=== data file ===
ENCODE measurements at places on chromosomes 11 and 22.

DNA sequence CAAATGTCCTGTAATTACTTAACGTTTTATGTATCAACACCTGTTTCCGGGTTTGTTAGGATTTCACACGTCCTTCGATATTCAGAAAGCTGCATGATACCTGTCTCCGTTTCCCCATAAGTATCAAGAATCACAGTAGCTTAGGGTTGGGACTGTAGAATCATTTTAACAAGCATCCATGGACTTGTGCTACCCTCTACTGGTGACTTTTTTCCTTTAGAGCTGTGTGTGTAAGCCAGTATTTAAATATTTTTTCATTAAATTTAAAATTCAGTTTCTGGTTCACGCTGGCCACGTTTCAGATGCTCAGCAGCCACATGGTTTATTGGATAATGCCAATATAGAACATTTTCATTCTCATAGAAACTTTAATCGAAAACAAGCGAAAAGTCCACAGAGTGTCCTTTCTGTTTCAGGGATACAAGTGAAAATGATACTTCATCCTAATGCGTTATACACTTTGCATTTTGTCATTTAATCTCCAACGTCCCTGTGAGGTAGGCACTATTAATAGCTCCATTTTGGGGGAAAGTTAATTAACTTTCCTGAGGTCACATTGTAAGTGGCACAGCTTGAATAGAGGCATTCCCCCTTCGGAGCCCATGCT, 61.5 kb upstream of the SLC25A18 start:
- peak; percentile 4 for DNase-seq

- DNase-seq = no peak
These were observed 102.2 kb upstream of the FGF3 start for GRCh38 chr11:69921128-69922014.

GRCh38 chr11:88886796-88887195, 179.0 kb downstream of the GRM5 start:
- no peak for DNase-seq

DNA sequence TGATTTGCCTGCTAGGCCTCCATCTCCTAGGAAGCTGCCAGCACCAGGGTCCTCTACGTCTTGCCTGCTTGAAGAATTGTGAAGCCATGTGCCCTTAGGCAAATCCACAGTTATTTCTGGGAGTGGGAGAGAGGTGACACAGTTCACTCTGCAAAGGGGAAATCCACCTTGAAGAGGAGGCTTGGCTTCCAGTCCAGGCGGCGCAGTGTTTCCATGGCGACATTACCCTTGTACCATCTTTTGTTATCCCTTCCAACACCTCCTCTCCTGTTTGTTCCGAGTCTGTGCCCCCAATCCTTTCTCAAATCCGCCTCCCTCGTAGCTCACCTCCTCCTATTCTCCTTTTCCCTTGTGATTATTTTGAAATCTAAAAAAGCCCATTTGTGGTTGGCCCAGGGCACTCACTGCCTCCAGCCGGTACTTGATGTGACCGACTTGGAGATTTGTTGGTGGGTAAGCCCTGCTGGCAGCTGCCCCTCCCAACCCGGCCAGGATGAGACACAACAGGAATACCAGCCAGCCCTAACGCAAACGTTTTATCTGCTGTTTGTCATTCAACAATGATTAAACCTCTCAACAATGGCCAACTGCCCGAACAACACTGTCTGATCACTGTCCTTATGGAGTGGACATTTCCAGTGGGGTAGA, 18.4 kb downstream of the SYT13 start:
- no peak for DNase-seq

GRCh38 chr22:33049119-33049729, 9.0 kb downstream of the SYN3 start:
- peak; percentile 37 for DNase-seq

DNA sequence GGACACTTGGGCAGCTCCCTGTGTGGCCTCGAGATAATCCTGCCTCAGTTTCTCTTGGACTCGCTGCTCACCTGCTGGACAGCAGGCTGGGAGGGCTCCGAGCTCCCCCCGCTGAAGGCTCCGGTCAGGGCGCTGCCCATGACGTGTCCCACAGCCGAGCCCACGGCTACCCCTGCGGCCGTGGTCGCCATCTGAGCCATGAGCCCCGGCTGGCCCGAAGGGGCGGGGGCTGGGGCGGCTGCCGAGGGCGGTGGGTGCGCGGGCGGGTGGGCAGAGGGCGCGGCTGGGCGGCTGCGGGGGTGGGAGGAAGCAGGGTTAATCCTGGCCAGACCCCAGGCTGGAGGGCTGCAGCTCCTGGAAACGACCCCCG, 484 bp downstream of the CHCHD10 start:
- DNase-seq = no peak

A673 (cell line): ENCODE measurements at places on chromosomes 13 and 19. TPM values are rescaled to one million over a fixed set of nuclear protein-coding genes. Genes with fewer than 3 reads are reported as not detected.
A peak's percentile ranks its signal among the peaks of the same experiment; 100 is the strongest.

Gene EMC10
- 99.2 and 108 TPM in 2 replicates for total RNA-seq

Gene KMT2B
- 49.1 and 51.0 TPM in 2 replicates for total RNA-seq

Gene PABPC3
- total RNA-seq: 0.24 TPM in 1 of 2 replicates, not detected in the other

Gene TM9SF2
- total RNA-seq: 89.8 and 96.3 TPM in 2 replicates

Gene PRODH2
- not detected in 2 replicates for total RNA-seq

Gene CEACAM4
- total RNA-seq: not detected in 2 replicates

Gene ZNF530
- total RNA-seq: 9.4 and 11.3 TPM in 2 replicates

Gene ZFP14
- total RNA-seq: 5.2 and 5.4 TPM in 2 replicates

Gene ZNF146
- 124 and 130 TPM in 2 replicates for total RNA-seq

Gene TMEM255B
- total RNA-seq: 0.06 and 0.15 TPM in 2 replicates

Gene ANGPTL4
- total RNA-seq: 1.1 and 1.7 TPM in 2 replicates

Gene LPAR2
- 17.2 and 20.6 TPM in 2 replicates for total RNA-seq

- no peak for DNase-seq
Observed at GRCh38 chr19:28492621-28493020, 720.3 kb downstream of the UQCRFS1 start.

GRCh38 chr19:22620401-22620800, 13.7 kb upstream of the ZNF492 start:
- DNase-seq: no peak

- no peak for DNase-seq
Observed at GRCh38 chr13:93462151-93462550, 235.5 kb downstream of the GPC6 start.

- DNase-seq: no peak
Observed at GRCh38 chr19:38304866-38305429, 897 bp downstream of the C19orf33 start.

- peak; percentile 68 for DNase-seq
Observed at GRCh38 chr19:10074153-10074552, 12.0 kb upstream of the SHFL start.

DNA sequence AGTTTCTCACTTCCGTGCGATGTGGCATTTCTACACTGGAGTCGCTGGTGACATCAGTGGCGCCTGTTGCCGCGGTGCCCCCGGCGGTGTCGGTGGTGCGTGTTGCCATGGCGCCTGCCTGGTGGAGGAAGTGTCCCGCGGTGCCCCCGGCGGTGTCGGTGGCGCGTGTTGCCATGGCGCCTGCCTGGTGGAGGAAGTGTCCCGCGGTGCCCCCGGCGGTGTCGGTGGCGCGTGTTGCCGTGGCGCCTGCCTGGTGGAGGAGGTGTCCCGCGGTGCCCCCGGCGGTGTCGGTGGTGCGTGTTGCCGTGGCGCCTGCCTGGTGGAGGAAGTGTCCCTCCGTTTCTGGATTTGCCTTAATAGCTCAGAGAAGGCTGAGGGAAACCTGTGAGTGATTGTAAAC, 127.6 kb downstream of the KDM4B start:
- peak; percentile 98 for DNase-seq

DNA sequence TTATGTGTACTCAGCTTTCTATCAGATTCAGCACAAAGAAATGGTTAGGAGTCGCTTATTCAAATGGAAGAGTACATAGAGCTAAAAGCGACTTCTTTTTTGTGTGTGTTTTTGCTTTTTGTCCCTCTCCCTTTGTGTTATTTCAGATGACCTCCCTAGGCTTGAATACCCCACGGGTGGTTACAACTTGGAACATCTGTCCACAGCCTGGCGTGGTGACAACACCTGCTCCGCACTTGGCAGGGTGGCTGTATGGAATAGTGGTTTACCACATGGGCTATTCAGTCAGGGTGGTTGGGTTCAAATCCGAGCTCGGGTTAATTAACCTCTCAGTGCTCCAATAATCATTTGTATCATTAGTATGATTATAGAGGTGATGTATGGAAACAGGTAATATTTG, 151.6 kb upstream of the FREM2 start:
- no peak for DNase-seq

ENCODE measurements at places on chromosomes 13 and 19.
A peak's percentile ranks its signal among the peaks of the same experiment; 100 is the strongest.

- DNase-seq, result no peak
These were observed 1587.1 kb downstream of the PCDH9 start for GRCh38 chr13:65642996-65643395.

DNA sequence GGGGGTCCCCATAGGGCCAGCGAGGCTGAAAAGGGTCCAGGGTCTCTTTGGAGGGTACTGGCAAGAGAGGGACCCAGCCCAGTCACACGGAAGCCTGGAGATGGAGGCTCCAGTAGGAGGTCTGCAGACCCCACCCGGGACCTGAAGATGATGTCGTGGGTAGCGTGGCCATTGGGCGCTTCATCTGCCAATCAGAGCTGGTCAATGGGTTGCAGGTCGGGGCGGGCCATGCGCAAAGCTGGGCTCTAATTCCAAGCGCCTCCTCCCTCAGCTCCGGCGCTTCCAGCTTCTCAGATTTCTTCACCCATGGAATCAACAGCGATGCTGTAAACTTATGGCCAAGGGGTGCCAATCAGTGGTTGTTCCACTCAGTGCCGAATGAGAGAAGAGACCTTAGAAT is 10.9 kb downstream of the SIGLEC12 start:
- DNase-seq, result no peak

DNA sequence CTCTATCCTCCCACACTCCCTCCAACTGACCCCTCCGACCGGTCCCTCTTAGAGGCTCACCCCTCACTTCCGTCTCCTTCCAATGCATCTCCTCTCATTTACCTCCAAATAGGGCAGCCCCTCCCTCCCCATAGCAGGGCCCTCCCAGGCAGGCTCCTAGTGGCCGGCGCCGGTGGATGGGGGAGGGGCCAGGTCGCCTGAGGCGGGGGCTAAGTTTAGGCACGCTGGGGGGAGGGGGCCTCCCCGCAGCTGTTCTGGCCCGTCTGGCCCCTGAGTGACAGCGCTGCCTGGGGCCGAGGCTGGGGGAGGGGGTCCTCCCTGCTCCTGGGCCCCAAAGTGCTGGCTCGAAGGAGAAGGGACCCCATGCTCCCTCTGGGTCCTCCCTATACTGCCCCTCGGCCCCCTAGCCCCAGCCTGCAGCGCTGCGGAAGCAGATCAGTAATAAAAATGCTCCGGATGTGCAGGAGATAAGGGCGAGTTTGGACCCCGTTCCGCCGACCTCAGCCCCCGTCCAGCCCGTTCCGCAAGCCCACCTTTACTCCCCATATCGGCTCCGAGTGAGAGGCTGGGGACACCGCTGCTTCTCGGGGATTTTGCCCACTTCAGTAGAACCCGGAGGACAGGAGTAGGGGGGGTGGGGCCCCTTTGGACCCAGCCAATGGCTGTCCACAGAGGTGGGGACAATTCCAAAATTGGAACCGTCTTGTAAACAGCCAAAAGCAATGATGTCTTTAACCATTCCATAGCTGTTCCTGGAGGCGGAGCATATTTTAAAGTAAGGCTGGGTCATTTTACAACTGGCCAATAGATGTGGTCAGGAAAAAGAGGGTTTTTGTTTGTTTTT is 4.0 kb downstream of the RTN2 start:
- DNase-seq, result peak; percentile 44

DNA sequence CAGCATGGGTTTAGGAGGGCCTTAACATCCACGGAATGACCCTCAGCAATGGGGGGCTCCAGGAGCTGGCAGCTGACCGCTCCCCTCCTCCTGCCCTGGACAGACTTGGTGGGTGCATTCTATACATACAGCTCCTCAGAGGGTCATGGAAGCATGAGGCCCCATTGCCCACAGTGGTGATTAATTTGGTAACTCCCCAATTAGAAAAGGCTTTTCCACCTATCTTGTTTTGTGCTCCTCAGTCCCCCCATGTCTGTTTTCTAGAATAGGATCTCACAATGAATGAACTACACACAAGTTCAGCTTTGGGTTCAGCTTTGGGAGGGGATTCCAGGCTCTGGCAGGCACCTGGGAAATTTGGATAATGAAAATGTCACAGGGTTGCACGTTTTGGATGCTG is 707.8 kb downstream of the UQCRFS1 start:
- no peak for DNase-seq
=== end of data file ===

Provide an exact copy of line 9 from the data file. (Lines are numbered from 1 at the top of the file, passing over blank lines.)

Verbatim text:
- no peak for DNase-seq